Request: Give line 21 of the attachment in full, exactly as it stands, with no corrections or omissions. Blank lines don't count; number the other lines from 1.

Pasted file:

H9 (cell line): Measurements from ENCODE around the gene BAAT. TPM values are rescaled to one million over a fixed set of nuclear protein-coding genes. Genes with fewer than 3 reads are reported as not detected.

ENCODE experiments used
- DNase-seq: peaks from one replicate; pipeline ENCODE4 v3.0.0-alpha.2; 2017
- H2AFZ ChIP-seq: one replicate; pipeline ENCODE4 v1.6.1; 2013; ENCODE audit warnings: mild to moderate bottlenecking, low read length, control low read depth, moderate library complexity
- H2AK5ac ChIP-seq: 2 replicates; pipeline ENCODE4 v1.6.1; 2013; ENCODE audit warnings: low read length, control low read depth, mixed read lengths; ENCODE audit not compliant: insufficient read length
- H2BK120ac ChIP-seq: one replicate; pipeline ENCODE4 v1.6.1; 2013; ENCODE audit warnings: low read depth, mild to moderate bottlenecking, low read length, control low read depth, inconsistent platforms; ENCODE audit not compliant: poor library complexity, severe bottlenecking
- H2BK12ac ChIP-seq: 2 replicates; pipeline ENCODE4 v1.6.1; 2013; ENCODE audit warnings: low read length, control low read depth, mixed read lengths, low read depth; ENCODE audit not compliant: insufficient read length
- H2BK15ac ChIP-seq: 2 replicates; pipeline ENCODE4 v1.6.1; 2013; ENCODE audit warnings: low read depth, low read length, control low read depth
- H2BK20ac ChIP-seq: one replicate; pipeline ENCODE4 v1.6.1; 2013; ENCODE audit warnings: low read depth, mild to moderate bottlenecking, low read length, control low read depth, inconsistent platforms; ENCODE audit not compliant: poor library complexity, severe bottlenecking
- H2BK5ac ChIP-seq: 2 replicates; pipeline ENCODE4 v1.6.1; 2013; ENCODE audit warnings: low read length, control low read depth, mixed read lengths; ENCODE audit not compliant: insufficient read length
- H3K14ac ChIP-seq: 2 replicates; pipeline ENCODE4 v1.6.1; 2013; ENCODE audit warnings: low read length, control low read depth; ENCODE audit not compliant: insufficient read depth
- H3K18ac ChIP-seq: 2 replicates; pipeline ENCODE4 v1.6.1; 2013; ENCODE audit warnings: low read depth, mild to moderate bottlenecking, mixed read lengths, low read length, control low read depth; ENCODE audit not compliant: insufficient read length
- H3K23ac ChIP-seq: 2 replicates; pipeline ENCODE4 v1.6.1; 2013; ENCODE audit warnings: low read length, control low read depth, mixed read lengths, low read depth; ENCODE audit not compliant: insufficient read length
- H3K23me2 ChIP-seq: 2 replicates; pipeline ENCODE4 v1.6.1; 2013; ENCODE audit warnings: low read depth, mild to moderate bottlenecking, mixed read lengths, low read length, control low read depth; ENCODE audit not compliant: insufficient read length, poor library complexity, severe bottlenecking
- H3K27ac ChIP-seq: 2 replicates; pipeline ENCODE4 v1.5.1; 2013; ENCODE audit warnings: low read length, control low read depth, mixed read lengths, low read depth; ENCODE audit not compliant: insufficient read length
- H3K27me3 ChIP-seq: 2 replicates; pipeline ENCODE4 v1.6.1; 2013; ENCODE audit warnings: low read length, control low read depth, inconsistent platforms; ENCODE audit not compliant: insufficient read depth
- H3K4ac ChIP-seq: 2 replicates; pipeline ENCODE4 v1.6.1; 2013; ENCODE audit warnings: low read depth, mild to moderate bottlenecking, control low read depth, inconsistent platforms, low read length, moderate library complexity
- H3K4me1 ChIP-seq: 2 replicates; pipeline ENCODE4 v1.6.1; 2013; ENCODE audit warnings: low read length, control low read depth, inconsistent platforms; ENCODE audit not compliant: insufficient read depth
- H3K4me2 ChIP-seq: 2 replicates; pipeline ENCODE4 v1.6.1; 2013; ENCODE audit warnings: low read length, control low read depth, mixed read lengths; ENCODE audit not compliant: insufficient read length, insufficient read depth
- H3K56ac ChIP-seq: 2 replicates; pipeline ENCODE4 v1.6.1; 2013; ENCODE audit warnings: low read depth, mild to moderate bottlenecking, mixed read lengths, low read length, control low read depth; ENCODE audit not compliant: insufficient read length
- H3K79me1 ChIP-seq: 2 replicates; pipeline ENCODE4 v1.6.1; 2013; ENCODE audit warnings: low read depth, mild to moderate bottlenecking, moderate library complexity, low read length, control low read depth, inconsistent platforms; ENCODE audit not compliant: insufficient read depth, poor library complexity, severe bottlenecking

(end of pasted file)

- H3K79me1 ChIP-seq: 2 replicates; pipeline ENCODE4 v1.6.1; 2013; ENCODE audit warnings: low read depth, mild to moderate bottlenecking, moderate library complexity, low read length, control low read depth, inconsistent platforms; ENCODE audit not compliant: insufficient read depth, poor library complexity, severe bottlenecking